Instructional Strategies, Teaching Tips and Tricks

Tuesday, September 19, 2017

What is DOK in my Classroom?

Depth of Knowledge

In 1997, Norman Webb developed what we know as DOK, or Depth of Knowledge. In 2002, Webb wrote a paper, "Depth of Knowledge for Four Content Areas" outlining how the DOK relate to each content area (Norman L. Webb, University of Wisconsin). By now, with educational emphasis on college and career readiness and the Common Core State Standards, by whatever name they happen to be called in your state - or even country; because, let's face it, the Common Core State Standards are nothing more than a backwards map of what students need to know to be - well - college and career ready.

Below is a comparison between Bloom's New Taxonomy and Webb's DOKs.
Elizabeth Chapin-Pinotti

What's the Same?

Webb's Recall and Reproduction correlate to Bloom's first and second levels - Remembering and Understanding - both requiring the ability of students to recall a fact, information or procedure. Specific verbs would include: arrange, calculate, draw, identify, list, label, illustrate, quote, recognize, recall, recite, state, use, tell who- what- when- where- and why.

Webb's Skill and Concept has students engaging in mental processes beyond using information or conceptual knowledge. Practical application verbs include: apply, categorize, determine cause and effect, classify, collect and display, compare, distinguish, graph, identify patterns, infer, interpret, observe, organize, predict, relate, solve, summarize and use context clues.

Webb's Strategic Thinking requires reasoning, developing plans and sequence of greater complexity of previous levels. Practical application verbs include: appraise, cite evidence, critique, develop a logical argument, differentiate, formulate, hypothesize, investigate and revise.

The top of Webb's pyramid correlates to Bloom's two highest levels and requires complex reasoning, planning and developing. Practical application verbs include: compose, connect, create, critique, defend, design, evaluate, propose, prove, support and synthesize. 

From One Grade to the Next

That said, Webb's Depth of Knowledge Wheel is not Bloom's Taxonomy in a circle. It is much more useful than that - it is a way of developing lessons and activities that scaffold the thinking and learning to help students develop higher cognitive levels of thinking.  Look at one strand of the Common Core State Standards as it expands from Kindergarten to grade 12.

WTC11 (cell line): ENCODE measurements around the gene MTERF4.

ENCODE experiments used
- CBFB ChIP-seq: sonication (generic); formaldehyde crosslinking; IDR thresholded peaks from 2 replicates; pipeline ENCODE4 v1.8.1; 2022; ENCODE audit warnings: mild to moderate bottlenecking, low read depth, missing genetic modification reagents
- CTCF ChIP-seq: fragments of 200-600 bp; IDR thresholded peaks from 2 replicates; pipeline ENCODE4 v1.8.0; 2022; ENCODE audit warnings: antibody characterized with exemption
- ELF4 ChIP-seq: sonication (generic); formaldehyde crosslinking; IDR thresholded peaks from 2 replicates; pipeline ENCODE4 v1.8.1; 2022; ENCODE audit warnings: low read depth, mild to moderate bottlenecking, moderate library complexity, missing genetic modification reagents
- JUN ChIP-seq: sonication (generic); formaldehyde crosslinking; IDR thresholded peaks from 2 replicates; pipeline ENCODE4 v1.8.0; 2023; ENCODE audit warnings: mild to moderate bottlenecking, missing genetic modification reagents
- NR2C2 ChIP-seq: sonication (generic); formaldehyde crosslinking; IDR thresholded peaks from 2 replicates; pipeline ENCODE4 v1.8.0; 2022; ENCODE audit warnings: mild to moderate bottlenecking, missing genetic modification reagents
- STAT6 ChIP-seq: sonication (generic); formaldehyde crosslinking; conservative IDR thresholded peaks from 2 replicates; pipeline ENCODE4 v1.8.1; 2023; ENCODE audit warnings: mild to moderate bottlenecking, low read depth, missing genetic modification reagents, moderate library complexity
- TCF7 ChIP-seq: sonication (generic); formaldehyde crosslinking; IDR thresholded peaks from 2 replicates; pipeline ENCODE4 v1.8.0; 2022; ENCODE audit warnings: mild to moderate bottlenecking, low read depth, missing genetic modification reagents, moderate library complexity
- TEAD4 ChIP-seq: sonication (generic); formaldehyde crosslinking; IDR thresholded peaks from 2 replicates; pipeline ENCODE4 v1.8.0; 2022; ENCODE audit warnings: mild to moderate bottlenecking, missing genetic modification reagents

The information from the chart below is taken from the California Department of Education's website regarding the Common Core State Standards and is indicative of the scaffolding between grades that leads to the higher order thinking necessary for college and career readiness:

Elizabeth Chapin-Pinotti

Within One Project

Most of us don't teach three different grade levels, two is not unusual; however, three - is extreme, so how do you use DOKs within one assignment? Let's say you are doing a unit on pandas and you read several non-fiction books and watch a few video clips - first you may have your students recall the different types of pandas as well as to recall where pandas live in captivity and in the wild.

Now that the foundation is set, and you have started your students on the journey towards higher level thinking, you can move from having them recall, or remember, information to the next level by asking them to compare the different types of pandas and/or distinguish between the environments of pandas living in captivity vs. pandas living in the wild.

Moving to the third level of strategic thinking is where students begin to engage in a topic and make it their own; it is also where the baseline knowledge begins to transition into higher cognitive thinking. Here you could ask students to critique each habitat and then site the differences.

Now, for the hard part - extended thinking. Extended thinking moves us beyond lecturing and expecting certain answers to something they must prove is right or wrong. Here you could ask students to use their critiques of each habitat to formulate an hypothesis as to whether living in the wild or living in captivity is best for pandas - of course - being sure to site evidence.

Teaching with the DOKs are Engaging for Teachers Too

Teaching with the DOKs allow us to be creative. Sure, we have the standards we have to teach, but deciding how to scale up to each students' maximum level of cognitive thinking allows us to be creative and use our own set of extended thinking skills. 

Added bonus - DOKs make it easy to differentiate within the classroom while teaching the same subject.

DOK Question Stems to help you build your lessons.

Speaking of Pandas: The Great Panda Rescue - Interactive Fiction/Non-Fiction STEM Reader - Chapter by Chapter.

More information about DOKs and Fun Brain Facts.

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Also, check out my story blog "Story Time by Elizabeth" - free stories, ebooks, presentable books and lessons.
You can find great resources on my Instructional Materials by Elizabeth Chapin-Pinotti Blog. Please take a look.

Elizabeth Chapin-Pinotti

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